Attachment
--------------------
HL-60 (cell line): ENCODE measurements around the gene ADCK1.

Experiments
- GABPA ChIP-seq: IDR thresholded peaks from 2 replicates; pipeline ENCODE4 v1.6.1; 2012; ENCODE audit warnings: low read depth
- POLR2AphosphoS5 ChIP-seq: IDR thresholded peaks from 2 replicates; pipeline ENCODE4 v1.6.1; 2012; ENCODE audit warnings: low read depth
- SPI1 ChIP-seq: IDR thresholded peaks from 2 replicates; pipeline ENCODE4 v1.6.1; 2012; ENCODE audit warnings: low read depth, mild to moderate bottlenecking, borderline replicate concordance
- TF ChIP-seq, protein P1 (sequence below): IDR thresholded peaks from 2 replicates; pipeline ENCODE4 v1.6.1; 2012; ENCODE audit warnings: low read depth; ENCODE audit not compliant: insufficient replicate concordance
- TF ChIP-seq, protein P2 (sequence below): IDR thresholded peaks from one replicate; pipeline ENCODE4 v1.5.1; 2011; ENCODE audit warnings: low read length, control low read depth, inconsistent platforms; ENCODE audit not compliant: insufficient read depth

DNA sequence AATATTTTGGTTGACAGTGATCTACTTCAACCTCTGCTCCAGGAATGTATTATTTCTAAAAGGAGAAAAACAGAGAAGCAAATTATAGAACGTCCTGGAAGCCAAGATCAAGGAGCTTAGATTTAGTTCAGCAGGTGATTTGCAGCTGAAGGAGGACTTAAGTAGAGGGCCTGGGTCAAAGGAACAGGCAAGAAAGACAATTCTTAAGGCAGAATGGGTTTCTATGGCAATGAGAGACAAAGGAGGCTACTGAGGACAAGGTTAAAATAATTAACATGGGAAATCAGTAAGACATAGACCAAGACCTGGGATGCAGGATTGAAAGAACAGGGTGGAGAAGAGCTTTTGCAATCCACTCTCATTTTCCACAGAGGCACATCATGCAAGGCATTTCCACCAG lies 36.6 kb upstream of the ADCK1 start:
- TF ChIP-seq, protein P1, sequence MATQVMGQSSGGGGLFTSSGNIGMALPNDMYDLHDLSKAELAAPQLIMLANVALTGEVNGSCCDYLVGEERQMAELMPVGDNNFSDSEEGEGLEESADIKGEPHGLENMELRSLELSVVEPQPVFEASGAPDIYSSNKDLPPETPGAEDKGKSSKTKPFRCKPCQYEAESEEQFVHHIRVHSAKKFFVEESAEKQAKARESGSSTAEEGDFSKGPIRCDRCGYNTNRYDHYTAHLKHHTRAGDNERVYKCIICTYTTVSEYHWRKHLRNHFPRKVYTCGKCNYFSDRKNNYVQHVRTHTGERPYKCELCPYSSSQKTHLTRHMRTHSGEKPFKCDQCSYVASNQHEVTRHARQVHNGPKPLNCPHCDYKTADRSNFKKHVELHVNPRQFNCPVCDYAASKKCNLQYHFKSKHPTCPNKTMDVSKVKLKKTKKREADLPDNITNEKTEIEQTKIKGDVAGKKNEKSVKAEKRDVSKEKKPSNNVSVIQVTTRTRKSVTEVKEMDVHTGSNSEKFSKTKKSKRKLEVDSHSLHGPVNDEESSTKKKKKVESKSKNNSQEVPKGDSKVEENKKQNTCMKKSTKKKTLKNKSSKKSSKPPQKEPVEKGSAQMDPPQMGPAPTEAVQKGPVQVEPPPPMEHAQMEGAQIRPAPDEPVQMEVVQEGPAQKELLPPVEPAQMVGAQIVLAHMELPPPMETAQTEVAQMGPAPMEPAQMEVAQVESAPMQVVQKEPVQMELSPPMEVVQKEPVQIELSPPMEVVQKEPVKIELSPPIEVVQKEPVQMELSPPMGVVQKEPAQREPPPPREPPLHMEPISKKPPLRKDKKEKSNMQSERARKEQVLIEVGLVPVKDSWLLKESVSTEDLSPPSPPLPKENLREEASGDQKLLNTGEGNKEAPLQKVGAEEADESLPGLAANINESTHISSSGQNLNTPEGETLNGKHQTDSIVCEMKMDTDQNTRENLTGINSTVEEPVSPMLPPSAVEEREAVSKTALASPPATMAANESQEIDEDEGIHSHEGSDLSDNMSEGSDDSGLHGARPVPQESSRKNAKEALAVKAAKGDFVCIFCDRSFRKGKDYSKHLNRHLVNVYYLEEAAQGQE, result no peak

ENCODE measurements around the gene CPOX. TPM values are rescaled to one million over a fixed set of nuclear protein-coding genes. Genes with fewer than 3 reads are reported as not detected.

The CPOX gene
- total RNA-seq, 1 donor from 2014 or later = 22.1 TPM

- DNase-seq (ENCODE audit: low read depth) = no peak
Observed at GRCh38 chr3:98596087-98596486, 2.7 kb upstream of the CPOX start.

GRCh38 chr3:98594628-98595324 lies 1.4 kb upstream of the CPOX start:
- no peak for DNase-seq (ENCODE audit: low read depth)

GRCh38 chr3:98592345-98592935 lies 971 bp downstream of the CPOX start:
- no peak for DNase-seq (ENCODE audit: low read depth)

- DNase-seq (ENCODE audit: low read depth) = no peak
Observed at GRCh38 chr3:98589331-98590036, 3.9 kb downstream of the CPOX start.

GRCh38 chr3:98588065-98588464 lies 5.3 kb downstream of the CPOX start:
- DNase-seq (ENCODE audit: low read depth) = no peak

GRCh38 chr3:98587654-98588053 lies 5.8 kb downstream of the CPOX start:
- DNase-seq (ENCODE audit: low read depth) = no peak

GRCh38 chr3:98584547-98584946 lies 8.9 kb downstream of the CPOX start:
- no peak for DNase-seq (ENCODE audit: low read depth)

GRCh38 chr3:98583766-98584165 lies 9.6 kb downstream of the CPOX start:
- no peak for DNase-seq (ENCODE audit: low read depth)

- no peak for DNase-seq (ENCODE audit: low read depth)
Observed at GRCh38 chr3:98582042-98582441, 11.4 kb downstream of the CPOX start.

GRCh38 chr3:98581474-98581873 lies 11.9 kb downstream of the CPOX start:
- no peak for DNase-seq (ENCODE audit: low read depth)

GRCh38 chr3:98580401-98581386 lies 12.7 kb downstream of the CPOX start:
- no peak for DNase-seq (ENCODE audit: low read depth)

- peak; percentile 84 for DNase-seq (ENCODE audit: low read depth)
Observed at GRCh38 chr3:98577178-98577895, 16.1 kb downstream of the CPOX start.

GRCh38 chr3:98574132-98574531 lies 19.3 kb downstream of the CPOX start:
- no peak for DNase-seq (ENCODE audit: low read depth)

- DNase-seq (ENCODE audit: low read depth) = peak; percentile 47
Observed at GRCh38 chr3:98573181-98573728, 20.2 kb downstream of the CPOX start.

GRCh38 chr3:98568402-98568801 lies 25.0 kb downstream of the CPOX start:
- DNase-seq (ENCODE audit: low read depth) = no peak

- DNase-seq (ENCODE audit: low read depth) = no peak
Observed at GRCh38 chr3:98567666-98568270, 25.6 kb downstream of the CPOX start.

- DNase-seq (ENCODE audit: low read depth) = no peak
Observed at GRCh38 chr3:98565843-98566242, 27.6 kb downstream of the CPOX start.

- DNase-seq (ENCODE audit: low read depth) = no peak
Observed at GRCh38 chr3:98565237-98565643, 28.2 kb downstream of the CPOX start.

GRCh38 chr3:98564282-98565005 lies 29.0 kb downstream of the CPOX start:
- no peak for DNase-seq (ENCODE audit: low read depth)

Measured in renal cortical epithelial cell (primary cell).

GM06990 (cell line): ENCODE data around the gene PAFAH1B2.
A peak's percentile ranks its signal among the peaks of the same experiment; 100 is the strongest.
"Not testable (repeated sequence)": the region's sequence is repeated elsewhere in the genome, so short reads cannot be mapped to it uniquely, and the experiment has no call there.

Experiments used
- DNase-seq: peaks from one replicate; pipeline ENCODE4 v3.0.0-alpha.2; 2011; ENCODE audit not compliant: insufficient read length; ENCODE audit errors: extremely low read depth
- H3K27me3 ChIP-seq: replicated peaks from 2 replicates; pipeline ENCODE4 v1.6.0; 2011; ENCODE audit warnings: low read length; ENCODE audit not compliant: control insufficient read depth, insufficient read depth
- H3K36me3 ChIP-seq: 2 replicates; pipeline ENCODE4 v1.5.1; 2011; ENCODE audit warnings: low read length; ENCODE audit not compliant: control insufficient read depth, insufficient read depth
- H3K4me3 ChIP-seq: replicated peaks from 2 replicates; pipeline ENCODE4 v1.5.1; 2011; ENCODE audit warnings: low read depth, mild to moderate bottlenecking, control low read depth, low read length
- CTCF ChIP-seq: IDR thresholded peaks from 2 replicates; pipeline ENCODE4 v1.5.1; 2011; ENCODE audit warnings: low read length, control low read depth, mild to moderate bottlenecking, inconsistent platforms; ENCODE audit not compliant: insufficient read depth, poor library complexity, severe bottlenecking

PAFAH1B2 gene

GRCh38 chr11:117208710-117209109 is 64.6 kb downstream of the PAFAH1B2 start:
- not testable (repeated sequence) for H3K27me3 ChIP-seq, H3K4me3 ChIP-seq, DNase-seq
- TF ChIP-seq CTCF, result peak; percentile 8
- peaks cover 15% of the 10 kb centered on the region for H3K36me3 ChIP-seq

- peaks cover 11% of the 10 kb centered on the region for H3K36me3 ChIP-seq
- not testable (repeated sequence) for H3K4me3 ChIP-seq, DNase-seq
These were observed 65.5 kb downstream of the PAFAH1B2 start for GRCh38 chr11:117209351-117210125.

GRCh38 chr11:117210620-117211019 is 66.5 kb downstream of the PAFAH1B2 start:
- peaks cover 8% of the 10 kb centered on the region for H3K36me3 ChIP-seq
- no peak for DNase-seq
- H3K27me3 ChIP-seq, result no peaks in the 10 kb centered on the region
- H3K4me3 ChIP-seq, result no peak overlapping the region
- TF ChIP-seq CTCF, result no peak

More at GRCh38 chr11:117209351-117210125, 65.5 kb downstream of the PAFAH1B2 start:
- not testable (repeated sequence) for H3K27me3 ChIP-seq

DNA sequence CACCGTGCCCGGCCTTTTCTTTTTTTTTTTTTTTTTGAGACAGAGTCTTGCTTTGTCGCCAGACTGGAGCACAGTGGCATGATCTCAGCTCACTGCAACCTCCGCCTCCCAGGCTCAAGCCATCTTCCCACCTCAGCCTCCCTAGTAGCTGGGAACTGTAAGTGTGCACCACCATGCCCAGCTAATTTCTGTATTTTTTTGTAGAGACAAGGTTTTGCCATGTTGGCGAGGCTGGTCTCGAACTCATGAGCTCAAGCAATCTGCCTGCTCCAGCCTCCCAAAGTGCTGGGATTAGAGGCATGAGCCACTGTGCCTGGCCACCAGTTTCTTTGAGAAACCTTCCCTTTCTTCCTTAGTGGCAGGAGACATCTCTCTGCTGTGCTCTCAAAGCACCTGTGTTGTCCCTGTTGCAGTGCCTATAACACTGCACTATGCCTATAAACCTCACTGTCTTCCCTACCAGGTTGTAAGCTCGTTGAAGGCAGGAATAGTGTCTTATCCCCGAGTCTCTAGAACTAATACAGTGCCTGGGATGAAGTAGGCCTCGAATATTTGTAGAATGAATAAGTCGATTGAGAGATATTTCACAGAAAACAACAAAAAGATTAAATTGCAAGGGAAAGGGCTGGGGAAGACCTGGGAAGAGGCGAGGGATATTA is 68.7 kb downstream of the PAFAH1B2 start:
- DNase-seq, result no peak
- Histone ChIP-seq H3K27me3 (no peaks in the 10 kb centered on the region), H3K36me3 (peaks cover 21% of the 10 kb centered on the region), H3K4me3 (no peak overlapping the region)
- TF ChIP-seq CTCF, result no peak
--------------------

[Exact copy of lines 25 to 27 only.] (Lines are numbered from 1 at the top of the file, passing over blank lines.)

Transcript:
GRCh38 chr3:98584547-98584946 lies 8.9 kb downstream of the CPOX start:
- no peak for DNase-seq (ENCODE audit: low read depth)

GRCh38 chr3:98583766-98584165 lies 9.6 kb downstream of the CPOX start: